https://doi.org/10.1371/journal.pone.0088085.g003

Effect Of Peripheral 5-Ht On The Plasma Triglyceride Concentrations In Sheep

5-HT significantly induced an elevation in plasma triglyceride levels between 3 and 6 min after the injection. However, concentrations were significantly decreased relative to basal values by 45 min after the 5-HT injection (Figure 4a). Before the administration of 5-HT, plasma triglyceride levels were stable. Pre-injection with Methysergide, Ketanserin and SB-269970 did not affect the hypertriglyceridemia induced by 5-HT, but they did appear to prevent the significant reduction in plasma triglyceride concentrations observed at 45 min after the 5-HT injection. Pre-treatment with SB-204070 and Ro 04-6790 did not affect the profile of plasma triglycerides relative to 5-HT alone. Additionally, no significant effects of the PBS injection on plasma triglyceride concentrations were observed (Figure 4b). The incremental area of all groups was greater than that of the PBS treatment (Figure 4c). These results indicate that the hypertriglyceridemia induced by 5-HT does not depend on 5HTR1, 2, 4, 6 or 7, and that 5HTR1, 2 and 7 may be related to the hypotriglyceridemia induced by peripheral 5-HT.

thumbnail
Figure 4. Effect of 5-HT injection on plasma triglyceride concentrations.

Relative to an intravenous injection of 5-HT (40 µg/kg body weight) at 0 min, plasma samples were obtained from 6 sheep between −30 and 360 min (n = 6). Three sheep were injected through the jugular vein with several 5HTR antagonists (n = 3): Methysergide (antagonist for 5HTR1, 2 and 7, 40 µg/kg body weight), Ketanserin (5HTR2A, 10 µg/kg body weight), SB-269970 (5HTR7, 70 µg/kg body weight), SB-204070 (5HTR4, 40 µg/kg body weight), and Ro 04-6790 (5HTR6, 30 µg/kg body weight), at 15 min before the injection of 5-HT. Plasma triglyceride concentrations were determined between −30 and 360 min (A). Plasma triglyceride levels after the injection of PBS were measured between −30 and 120 min (n = 3) (B). The incremental area between 0 and 6 min was calculated (C). *: P<0.05 relative to the basal average values from −30 to 0 min. Columns with a different letter are significantly different (P<0.05). Me: Methysergide; Ke: Ketanserin; SB-26: SB-269970; SB-20: SB-204070; Ro: Ro 04-6790.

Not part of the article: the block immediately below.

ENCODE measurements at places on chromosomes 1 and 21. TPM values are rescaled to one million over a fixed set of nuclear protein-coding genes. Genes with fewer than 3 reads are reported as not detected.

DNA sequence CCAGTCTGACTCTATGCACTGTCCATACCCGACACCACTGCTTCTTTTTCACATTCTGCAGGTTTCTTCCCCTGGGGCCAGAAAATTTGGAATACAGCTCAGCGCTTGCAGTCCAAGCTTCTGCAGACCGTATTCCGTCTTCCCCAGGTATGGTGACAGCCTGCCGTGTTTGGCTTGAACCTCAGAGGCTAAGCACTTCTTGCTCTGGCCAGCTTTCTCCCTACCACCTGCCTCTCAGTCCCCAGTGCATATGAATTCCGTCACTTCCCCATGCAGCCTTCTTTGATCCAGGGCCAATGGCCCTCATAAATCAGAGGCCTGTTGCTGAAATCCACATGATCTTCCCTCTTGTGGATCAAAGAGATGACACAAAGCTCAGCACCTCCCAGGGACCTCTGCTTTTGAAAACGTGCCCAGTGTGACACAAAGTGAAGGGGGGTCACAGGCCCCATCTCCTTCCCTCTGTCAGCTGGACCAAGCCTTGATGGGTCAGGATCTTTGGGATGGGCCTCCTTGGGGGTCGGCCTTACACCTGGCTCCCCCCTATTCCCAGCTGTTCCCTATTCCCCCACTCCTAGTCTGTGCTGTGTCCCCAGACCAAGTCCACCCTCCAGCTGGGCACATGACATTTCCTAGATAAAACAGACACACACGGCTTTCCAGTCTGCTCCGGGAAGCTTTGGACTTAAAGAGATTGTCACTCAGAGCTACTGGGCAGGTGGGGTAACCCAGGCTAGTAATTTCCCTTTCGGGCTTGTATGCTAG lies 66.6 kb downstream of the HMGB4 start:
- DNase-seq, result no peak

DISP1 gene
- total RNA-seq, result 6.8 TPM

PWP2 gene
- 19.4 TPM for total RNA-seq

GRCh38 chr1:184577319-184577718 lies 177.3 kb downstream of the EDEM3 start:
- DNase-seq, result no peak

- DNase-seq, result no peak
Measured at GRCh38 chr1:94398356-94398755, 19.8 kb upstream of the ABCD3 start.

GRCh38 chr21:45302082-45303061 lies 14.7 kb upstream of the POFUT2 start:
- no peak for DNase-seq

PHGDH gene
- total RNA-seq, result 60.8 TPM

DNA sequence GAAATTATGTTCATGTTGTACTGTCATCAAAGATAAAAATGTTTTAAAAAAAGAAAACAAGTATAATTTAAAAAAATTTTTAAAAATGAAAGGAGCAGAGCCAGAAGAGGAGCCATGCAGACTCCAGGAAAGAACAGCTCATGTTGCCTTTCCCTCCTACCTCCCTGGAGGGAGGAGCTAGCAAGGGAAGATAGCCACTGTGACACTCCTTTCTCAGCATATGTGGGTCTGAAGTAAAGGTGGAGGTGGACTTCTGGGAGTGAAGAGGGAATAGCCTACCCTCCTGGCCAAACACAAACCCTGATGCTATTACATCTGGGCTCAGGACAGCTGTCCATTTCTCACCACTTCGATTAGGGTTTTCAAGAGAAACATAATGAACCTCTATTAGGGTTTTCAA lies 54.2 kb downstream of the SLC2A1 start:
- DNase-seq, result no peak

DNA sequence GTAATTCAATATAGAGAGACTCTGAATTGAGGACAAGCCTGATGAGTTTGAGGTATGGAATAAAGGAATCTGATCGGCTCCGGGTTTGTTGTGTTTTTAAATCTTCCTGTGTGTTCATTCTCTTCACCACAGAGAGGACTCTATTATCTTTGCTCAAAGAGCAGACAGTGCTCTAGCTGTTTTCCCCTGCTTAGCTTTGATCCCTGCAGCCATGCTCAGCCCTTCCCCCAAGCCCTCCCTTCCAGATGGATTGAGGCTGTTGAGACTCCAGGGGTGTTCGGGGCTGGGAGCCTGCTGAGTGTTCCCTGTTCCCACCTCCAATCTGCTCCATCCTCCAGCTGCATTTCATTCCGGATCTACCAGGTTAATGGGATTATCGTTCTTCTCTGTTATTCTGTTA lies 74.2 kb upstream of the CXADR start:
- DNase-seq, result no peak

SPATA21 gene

https://doi.org/10.1371/journal.pone.0088085.g004

Effect Of Peripheral 5-Ht On Plasma Nefa And Cholesterol Concentrations In Sheep

Plasma NEFA concentrations were significantly increased between 6 and 15 min after the 5-HT injection, but were decreased by 45 min, relative to the baseline levels (Figure 5a). The concentration of plasma NEFA was constant before the injection of 5-HT. Pre-administration with the antagonists did not attenuate the elevation of plasma NEFA concentrations in the minutes immediately following the 5-HT injection. However, pre-treatment with Methysergide and Ketanserin prevented the reduction in plasma NEFA concentrations at 45 min after 5-HT treatment. Additionally, the injection of PBS did not affect plasma NEFA concentrations (Figure 5b). Moreover, none of the 5HTR antagonists affected the incremental area under the NEFA concentrations induced by 5-HT (Figure 5c).

thumbnail
Figure 5. Effect of 5-HT injection on plasma NEFA concentrations.

Relative to an intravenous injection of 5-HT (40 µg/kg body weight) at 0 min, plasma samples were obtained from 6 sheep between −30 and 360 min (n = 6). Three sheep were injected through the jugular catheter with several 5HTR antagonists (n = 3): Methysergide (antagonist for 5HTR1, 2 and 7, 40 µg/kg body weight), Ketanserin (5HTR2A, 10 µg/kg body weight), SB-269970 (5HTR7, 70 µg/kg body weight), SB-204070 (5HTR4, 40 µg/kg body weight), and Ro 04-6790 (5HTR6, 30 µg/kg body weight), at 15 min before the injection of 5-HT. Plasma NEFA concentrations were determined between −30 and 360 min (A). Plasma NEFA levels after the injection of PBS were measured between −30 and 120 min (n = 3) (B). The incremental area between 0 and 12 min was calculated (C). *: P<0.05 relative to the basal average values from −30 to 0 min. Columns with a different letter are significantly different (P<0.05). Me: Methysergide; Ke: Ketanserin; SB-26: SB-269970; SB-20: SB-204070; Ro: Ro 04-6790.

https://doi.org/10.1371/journal.pone.0088085.g005

We have reported previously that peripheral 5-HT substantially decreases plasma cholesterol concentrations in mice [16]. However, 5-HT and PBS injections did not affect the plasma cholesterol concentration in sheep in the present experiment (Figure 6a, 6b). Additionally, none of the 5-HT antagonists affected the level of plasma cholesterol.

thumbnail
Figure 6. Effect of 5-HT injection on plasma cholesterol concentrations.

Relative to an intravenous injection of 5-HT (40 µg/kg body weight) at 0 min, plasma samples were obtained from 6 sheep between −30 and 360 min (n = 6). Three sheep were injected through the jugular catheter with several 5HTR antagonists (n = 3): Methysergide (antagonist for 5HTR1, 2 and 7, 40 µg/kg body weight), Ketanserin (5HTR2A, 10 µg/kg body weight), SB-269970 (5HTR7, 70 µg/kg body weight), SB-204070 (5HTR4, 40 µg/kg body weight), and Ro 04-6790 (5HTR6, 30 µg/kg body weight), at 15 min before the injection of 5-HT. Plasma cholesterol concentrations were determined between −30 and 360 min (A). Plasma cholesterol levels after the injection of PBS were measured between −30 and 120 min (n = 3) (B). *: P<0.05 relative to basal average values from −30 min to 0 min.